Sangria rhymes with festivity. Indeed, this drink is quite easy to prepare in large quantities and has an alcohol content low enough (usually less than 10%) that you can (almost) drink it till the end of the night…
What is the origin of sangria?
Sangria comes from the Spanish word meaning “bleeding” or “bloodletting” because of its bright red color. The beverage has existed for centuries. Indeed, winemaking was introduced by the Romans in Spain about 200 BC.
In the Middle Ages, water was rarely potable. It was used for bathing and washing animals but rarely drank. Milk was preferred for infants and wine was the favorite drink for adults, as alcohol could kill germs. This is how many wine-based drinks have emerged, including sangria.
Other drinks close to sangria also enjoyed success throughout the Middle Ages and the Renaissance. Hypocras, for example, which was known throughout Europe, is composed of wine, honey, ginger and cinnamon and is one of those sangria-like drinks whose name is attributed to the Greek physician Hippocrates, although this drink was first documented during the fourteenth century.
In the eighteenth and nineteenth century, the English began to popularize Claret Cup (or Claret Punch), a drink similar to sangria based on Bordeaux wine with sherry, sugar, lemon and orange.
How to make sangria
Like many traditional recipes that have been transmitted from generation to generation and traveled through various regions, there are several ways to make a traditional sangria recipe, although some elements remain essential.
Originally, the fruits that were used were orange and lemon, but over time, other fruits were added such as apple, pear, nectarine, peach and other fruits. Traditional sangria is always made with red wine, ideally Rioja but any young red wine will do for a good red sangria recipe.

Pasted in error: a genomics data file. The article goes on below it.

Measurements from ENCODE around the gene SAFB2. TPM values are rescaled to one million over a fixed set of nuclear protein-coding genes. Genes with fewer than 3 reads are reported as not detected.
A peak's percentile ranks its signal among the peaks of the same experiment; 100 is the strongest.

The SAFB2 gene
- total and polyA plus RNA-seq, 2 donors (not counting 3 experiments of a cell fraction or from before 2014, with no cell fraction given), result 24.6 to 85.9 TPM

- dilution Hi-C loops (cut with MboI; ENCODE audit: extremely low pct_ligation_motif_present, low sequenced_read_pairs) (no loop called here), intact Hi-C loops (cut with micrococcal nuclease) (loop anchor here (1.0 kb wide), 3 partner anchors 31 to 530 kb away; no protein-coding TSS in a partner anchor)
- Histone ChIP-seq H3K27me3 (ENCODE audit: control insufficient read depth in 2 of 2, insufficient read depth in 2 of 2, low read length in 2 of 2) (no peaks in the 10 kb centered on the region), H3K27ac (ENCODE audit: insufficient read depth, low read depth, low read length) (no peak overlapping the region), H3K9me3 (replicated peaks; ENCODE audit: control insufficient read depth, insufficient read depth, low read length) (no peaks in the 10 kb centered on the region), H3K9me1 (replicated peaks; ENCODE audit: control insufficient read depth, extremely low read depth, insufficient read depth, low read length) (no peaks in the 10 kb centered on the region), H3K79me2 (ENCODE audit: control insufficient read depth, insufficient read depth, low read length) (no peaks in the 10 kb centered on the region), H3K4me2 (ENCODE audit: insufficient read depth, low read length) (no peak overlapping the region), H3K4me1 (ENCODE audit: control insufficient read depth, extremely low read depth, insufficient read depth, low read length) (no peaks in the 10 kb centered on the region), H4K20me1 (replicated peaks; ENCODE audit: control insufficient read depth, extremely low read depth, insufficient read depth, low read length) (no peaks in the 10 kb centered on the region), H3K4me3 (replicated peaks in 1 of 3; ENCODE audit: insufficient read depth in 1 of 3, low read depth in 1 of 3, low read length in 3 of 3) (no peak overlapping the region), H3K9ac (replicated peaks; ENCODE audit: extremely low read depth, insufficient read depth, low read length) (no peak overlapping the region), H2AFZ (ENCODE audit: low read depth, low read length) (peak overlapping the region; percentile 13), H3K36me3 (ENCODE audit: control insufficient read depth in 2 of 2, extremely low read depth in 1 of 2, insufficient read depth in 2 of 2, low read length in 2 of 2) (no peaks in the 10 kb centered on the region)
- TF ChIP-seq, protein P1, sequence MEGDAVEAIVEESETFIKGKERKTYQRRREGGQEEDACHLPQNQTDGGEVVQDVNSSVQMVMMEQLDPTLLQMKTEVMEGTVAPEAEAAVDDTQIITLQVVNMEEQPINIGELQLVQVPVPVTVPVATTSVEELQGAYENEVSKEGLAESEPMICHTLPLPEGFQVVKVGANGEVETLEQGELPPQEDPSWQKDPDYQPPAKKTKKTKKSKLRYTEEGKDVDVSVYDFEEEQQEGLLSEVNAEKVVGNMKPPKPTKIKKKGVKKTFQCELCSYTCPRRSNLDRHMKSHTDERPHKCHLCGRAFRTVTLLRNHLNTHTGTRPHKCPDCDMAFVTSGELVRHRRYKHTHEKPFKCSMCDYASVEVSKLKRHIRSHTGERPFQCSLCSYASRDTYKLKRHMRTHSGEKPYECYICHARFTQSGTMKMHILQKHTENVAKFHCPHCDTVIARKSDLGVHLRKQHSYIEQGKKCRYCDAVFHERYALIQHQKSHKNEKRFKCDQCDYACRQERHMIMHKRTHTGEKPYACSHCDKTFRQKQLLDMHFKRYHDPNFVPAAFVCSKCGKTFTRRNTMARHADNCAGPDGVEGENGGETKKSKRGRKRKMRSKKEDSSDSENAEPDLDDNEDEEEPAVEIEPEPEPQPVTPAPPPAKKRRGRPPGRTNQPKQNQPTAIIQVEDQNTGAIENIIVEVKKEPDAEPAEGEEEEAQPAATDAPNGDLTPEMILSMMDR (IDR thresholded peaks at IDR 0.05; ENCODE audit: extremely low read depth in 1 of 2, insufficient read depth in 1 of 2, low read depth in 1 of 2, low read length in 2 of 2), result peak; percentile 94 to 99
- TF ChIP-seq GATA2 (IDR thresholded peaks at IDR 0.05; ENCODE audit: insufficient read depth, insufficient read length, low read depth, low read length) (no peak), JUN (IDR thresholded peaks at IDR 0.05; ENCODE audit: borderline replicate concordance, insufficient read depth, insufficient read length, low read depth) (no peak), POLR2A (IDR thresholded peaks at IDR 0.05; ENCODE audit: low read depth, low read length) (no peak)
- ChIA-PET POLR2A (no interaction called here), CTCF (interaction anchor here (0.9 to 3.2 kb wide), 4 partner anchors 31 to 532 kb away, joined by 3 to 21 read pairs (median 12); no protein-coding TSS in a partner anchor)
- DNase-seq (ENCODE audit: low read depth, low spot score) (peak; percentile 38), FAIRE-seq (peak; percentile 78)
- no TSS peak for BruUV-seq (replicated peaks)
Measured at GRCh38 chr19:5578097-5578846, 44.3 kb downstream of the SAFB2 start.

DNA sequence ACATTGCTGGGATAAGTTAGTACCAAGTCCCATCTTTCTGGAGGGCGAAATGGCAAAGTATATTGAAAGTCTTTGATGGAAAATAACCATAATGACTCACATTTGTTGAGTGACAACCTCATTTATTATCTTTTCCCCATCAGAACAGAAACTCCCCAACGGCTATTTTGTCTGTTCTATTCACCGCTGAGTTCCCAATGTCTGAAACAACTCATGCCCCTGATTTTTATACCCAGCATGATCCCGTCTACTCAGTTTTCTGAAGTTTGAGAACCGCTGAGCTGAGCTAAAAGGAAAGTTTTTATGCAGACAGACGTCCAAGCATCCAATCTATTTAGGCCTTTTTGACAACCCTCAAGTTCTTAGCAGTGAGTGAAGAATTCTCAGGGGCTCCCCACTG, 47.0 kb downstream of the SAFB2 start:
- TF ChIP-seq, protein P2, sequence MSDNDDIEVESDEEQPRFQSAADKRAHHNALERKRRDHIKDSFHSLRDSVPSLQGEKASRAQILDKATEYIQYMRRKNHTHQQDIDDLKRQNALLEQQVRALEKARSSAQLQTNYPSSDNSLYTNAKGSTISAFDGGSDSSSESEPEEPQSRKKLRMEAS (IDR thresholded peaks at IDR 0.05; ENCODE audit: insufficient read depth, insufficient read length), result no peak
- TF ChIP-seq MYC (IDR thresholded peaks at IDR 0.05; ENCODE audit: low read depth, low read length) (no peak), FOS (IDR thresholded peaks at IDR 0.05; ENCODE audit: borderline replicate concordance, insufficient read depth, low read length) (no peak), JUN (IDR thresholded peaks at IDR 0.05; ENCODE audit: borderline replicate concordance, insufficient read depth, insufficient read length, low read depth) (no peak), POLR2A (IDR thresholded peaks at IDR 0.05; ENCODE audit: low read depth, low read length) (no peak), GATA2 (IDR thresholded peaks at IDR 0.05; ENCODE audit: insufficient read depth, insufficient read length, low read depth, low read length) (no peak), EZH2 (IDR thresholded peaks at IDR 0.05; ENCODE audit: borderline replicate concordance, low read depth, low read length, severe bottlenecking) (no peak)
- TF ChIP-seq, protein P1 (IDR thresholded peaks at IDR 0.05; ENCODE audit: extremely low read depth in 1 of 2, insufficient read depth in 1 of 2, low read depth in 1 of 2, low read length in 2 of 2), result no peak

There are several Spanish wine-based drinks that are similar to the Spanish drink: tinto de verano (wine and gaseosa or soda water), pitilingorri or caliguay (wine with lemon or orange soda), calimocho (wine with Coke). Zurracapote or zurra is a variation of the traditional Spanish recipe with stone fruits such as peach or apricot. Sangria blanca is the white wine version.
There is also a lessor known version which carries a rather dubious name… indeed, matar judios (kill Jews in Spanish) is a variant of sangria that is served during Holy Week in bars in Leon, Northwest Spain. The origin of the term, although not very clear, dates back to the Middle Ages and is attributed to anti-Semitic practices during the celebration of Good Friday.
No reason to wait for the summer to enjoy this traditional sangria!
- 6 cups red wine (2 bottles)
- Juice of 1 orange
- 2 oranges , peeled and diced
- 1 lemon , peeled and diced
- 2 peaches , diced
- 2 apples (Granny Smith), cored and diced
- ½ cup lemon-flavored soda (Sprite, 7 UP, Gaseosa or La Casera)
- ¼ cup liqueur , Cointreau, Grand Marnier or brandy (optional)
- 1 cinnamon stick
Pour orange juice into a large punch bowl.
Add the orange, lemon, peach and apple chunks into the bowl.
Pour the red wine, soda (or carbonated water mixed with sugar).
Add the liqueur and cinnamon stick (optional).
Cover the bowl with plastic wrap and macerate in refrigerator for 2 hours.
Add ice before serving.